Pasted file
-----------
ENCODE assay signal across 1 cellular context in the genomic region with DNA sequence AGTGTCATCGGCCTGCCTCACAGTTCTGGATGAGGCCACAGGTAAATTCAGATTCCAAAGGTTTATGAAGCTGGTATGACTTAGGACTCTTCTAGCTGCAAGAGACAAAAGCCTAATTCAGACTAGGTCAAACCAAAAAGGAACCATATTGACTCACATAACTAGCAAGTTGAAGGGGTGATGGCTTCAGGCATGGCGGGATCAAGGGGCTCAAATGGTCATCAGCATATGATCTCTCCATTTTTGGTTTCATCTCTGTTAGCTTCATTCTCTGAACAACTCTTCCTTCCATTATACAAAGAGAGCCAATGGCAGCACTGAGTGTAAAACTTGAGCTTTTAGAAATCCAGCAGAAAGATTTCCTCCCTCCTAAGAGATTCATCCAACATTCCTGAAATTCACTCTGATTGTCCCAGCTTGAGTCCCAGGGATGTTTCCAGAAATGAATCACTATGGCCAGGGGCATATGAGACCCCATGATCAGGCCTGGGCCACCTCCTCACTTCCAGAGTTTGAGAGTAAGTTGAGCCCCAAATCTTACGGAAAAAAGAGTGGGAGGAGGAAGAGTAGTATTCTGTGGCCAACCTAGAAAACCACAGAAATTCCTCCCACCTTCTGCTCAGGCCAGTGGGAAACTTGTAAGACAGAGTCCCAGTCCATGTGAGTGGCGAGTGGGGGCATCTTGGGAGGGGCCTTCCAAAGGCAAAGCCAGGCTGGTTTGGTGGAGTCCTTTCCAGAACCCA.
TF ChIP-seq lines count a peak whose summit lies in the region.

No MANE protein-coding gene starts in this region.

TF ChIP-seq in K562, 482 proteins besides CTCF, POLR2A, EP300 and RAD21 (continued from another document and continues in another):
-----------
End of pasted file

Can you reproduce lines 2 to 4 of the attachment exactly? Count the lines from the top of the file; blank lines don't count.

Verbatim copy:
TF ChIP-seq lines count a peak whose summit lies in the region.

No MANE protein-coding gene starts in this region.

TF ChIP-seq in K562, 482 proteins besides CTCF, POLR2A, EP300 and RAD21 (continued from another document and continues in another):